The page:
Murderous, immoral marauders stalk Big Bend

George Covington is among the more colorful characters living in Big Bend. A regular columnist for the Alpine Avalanche, he is both legally blind and a photographer, and was a White House advisor to, of all people, Vice President Dan Quayle. He penned the following essay, which I am reprinting here with his permission, because it is further evidence toward my long-standing opinion that since deer are a menace to society, there should be more of them in my freezer.

By George A. Covington

Prepare yourself for a tale of terror.

Robbye Stokes, a conscientious and vigilant resident of Alpine Manor, was witness to one of a number of vicious attacks that have occurred in Alpine and will occur again unless we can stop the vicious beasts. Her Westie, Nieve, was sleeping quietly on her back porch when the wee beast let out a blood-curdling scream. Robbye rushed to the door and discovered that a deer had stomped the sleeping pup. Robbye grabbed pots and pans and chased the deer away. She has had to repeat the tossing of pots and pans on numerous occasions since the vicious attack. Little Nieve was forced to wear a cast on her hind leg for weeks.

If this were only the story of one malcontent deer it wouldn’t have the element of terror we now know it possesses. Radio Ray Hendryx, media mogul of the High Desert, says his Beagle, Sweetie, came off the loser in another confrontation with the giant, four-legged rodent berserkers. He explained that Sweetie was not the brightest dog in the pack and had been known to attack lawn mowers, weed whackers and 18-wheeler trucks. Sweetie was ripped from stem to stern but damage was done only to her coat and the vet quickly sewed her up and sent her back.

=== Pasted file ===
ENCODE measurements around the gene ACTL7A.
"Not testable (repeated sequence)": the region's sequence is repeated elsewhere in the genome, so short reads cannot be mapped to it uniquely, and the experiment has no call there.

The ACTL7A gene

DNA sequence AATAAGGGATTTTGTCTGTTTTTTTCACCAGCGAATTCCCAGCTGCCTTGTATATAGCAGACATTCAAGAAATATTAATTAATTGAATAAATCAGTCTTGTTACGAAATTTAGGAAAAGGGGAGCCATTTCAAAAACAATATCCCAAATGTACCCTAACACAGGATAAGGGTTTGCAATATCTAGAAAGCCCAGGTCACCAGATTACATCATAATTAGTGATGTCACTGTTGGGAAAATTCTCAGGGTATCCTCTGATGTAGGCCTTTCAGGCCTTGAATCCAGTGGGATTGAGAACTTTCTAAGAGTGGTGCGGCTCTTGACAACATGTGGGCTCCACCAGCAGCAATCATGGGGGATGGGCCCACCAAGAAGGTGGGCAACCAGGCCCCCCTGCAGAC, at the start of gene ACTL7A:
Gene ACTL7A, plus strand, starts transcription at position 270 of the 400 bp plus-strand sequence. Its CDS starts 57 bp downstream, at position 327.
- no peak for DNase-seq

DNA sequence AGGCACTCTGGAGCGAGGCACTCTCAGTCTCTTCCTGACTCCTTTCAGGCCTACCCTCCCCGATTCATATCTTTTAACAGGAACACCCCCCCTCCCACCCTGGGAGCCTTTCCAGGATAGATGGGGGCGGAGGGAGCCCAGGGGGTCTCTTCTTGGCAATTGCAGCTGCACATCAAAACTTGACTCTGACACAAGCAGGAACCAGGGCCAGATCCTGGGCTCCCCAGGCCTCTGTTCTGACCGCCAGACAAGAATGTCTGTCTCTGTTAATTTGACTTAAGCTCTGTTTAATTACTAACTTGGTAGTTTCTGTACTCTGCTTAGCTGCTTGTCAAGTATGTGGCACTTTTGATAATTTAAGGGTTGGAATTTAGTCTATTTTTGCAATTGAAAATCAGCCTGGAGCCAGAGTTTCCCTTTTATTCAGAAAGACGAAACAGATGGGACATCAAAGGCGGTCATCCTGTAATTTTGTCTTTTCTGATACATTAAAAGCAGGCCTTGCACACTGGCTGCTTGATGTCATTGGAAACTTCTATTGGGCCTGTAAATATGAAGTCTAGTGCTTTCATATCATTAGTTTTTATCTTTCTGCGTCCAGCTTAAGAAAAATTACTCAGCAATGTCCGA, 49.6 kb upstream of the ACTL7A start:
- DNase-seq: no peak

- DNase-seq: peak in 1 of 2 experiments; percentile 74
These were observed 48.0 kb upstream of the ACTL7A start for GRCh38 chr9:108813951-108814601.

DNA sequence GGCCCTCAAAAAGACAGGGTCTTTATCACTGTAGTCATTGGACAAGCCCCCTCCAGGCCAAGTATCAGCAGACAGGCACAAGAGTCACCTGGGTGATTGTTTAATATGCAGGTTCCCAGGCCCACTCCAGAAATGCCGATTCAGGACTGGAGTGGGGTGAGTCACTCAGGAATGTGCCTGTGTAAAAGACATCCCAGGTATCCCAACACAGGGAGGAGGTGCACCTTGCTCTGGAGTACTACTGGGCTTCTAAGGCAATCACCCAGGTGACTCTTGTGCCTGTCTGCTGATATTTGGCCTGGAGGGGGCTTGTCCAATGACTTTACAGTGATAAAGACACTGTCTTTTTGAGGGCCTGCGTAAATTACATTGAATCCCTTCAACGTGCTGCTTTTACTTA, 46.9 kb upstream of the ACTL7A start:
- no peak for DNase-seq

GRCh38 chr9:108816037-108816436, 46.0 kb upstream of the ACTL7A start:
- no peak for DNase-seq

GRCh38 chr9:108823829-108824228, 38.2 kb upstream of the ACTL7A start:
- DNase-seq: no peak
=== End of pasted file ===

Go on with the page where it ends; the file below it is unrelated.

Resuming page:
An even more terrible tale of terror is told by Andy Cloud, Director of the Center for Big Bend Studies and Alpine’s answer to Indiana Jones. “I live adjacent to Ray and Rita Hendryx and actually warned them last February after I had a massive buck attack my mid-size dog (Blue Heeler-Australian Sheppard mix). Although pushing 11 years in age, she was barely able to duck the attack (so no blood)—the behemoth went over her—but she was severely traumatized over the incident. I was standing in very close proximity to her (with a four-foot cedar stick in my hand) when it happened. After the pass he stopped and looked at me like I was next. I then mimicked the ape-man in ‘2001 A Space Odyssey’ and went ballistic and successfully chased the deer out of the yard. If he had charged me like he had my dog I would have been toast. He kept coming back to my backyard desert garden over the next two weeks. I had 5-6 more incidences.”

This season we must be united in our goal of controlling the rampant violence, disease and other social disorders caused by deer. Annually, 1 million deer attack 1 million vehicles, causing $1 billion in damage nationwide.

These vandals are responsible for illegally crossing our borders carrying innumerable diseases, encouraging illegal immigration, drug running, and possibly global warming. They carry dear tick fever, which causes illness among harmless ticks and the dreaded Lyme disease. For years I thought Lyme disease was an aversion to limes, until somebody spelled it for me. There may be relief on the horizon thanks to a condition called Chronic Wasting Disease (CWD).

Hope is on the horizon. Shortly, deer season will open. Men who couldn’t carry groceries twenty feet will miraculously develop the strength to carry guns, ammunition and tons of beer up steep mountainsides and down narrow canyons. We must direct this ominous force in a new direction. Rather than forcing these fearless warriors out into the harsh environs of the High Desert, everyone with a deer problem should leave a six-pack of beer on their front porch and we can watch the deer disappear.

This year we can enlist the entire family in this true war of righteousness. Don’t go lurking off into your usual hunting grounds Men of our Mountains. Teach your wife, your sons, your daughters to sling lead at these four-legged monstrosities. Remember the motto from the cult classic “Texas Chainsaw Massacre”? It should be over the mantle of every home in the West. “The Family that Slays Together Stays Together.”



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